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Andy Willems: 15 years as a TMC Employeneur

Andy Willems recently celebrated his 15-year anniversary as a TMC Employeneur. During his long career as a software architect at TMC, he has worked on many different projects for different clients and he has seen TMC grow. After his cell-director Ronald Timmermans paid him a surprise visit to give him a present and to congratulate him, we talked to Andy and asked about his time at TMC, the projects he has worked on, and his plans for the future.

Truly very happy

“I wasn’t actually the first TMC Employeneur; there were a few before me, but not many. Before I began to work at TMC, I wanted to start in business for myself, but then I saw an ad for TMC and thought that employeneurship could be a great intermediate step in that direction. But I soon found out that at TMC I could do the work I love and shape my career in just the way I wanted. Of course, I wouldn’t have stayed for 15 years if I weren’t truly very happy at TMC. I really enjoy changing projects every 3 to 4 years. And the projects I can do through TMC are so interesting. For me, doing work you like is the most important thing.”

From the first digital television to 3D TV

“I’m currently working at Philips Research, helping to develop 3D television – a new technology that doesn’t require 3D glasses. But over the years I have worked on many different projects. I wrote the software for the quick chargers for electrical cars that are now posted along the highway. I worked for TomTom on their navigation system, which is now integrated in many Renault cars. And I helped develop the first digital television at Philips. One of my favourite projects was also at Philips, where I helped shape the ‘Entertaible’, which was a 30-inch LCD touchscreen integrated into a table. It was in the age before iPads and it was very sexy at the time. The table prototype visited many shows, like the IFA in Berlin. The product never actually made it onto the consumer market, but the software ran smoothly for days on end. Even when I work on a product that doesn’t actually go to market, it’s still very enjoyable to face the different challenges each project presents and to learn from them.”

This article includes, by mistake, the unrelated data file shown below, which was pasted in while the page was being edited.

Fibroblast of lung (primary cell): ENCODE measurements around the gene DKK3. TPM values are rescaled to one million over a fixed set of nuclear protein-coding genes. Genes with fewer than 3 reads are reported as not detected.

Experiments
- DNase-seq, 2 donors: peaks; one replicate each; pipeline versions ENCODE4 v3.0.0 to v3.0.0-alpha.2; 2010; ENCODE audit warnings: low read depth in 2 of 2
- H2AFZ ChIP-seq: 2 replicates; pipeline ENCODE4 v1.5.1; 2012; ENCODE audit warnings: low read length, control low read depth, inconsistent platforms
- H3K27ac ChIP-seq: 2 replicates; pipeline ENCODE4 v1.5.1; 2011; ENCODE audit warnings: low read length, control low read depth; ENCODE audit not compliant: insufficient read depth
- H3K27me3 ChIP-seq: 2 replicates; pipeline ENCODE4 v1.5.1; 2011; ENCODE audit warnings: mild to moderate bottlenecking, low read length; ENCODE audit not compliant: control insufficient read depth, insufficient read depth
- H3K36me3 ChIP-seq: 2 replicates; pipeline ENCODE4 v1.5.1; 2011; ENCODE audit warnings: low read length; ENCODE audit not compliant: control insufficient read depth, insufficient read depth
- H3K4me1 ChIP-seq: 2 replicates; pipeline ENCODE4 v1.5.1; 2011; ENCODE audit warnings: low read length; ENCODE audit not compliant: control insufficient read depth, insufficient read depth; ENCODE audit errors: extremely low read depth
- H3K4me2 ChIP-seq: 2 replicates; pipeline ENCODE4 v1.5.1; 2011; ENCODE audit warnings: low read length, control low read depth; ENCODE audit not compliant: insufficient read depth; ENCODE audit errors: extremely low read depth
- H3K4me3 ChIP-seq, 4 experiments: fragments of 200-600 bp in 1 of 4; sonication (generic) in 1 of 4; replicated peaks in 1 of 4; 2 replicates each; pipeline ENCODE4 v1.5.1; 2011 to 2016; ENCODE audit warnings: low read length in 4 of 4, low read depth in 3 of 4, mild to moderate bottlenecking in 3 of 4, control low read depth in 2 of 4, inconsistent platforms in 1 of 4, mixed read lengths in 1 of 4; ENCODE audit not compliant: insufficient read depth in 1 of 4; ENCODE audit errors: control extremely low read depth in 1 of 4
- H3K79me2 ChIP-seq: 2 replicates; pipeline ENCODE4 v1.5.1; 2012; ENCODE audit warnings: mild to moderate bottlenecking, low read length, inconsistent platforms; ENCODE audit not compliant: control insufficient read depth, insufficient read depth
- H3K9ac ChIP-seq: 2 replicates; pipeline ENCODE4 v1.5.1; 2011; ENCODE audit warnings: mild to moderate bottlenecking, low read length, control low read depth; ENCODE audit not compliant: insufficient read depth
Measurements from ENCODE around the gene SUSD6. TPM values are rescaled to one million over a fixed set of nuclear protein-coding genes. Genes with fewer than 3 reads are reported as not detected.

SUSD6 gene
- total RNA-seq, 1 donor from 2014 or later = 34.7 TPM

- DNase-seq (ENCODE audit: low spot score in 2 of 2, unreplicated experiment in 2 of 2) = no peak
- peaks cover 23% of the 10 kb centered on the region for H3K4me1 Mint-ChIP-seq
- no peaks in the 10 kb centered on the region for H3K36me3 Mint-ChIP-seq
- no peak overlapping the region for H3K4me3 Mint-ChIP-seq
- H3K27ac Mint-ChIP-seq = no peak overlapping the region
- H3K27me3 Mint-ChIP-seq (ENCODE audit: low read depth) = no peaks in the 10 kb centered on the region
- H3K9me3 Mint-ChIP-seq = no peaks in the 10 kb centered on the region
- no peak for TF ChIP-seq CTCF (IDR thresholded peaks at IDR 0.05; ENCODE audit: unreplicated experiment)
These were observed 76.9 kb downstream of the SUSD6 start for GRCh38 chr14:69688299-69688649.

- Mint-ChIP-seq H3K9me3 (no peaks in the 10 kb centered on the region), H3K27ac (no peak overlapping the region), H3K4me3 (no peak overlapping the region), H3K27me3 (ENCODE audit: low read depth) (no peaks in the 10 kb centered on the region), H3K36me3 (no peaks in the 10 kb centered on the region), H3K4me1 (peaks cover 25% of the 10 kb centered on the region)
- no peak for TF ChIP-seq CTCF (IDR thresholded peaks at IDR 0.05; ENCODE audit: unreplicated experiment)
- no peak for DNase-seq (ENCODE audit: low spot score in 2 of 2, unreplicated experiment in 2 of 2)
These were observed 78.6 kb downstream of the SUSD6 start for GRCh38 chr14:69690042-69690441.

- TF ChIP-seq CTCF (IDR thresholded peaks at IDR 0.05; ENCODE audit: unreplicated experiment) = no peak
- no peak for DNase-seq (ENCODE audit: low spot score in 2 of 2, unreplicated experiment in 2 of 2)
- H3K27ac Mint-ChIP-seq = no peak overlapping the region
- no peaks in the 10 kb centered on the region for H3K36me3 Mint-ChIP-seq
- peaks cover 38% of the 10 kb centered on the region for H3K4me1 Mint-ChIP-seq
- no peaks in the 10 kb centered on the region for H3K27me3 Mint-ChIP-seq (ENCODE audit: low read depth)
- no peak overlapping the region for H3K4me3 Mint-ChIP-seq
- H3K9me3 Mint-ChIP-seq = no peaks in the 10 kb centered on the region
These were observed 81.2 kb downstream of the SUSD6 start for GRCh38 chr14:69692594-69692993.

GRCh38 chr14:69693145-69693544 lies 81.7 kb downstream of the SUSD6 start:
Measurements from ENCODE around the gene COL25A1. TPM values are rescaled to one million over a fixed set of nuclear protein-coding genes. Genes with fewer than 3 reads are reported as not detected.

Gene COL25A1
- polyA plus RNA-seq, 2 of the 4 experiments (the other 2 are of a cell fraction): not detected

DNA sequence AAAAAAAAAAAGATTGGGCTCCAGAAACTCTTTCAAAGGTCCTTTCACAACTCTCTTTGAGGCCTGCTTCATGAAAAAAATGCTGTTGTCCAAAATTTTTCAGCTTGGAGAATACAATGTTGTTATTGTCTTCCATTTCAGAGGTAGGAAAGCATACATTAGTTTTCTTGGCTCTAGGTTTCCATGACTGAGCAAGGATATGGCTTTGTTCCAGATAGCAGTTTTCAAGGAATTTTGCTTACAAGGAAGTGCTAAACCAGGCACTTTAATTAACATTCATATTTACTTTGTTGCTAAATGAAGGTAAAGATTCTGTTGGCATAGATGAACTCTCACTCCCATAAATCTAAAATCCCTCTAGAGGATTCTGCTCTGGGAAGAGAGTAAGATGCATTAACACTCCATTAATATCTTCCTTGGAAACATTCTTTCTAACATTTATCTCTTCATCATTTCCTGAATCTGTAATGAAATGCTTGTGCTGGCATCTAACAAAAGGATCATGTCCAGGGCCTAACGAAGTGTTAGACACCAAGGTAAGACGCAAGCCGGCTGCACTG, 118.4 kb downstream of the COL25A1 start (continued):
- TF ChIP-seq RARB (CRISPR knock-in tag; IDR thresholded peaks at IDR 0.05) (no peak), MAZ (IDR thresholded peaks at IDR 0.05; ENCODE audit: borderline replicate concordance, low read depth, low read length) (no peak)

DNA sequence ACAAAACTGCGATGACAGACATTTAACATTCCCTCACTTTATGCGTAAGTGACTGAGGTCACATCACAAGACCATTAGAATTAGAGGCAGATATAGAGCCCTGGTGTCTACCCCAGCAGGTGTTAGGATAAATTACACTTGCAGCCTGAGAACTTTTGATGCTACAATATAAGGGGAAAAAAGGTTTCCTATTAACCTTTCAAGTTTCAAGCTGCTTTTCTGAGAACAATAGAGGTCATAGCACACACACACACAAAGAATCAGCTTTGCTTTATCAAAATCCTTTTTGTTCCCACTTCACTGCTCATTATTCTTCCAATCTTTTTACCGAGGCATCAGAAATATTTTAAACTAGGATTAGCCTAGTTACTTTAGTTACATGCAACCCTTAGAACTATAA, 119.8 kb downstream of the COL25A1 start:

Combining craftsmanship with diversity

“I feel really privileged to have been able to do all of these different projects. Whenever I’m looking for the next project, I always look for a device or machine that fascinates me, because I don’t know how it works. At TMC, I can combine software craftsmanship with a great diversity of projects. In the future I would love to work on devices for the Internet of Things, or maybe on a medical instrument at Philips Medical. It fascinates me to find out how these devices work. That’s my constant internal drive, and it’s almost always the criteria for me to choose a project.”

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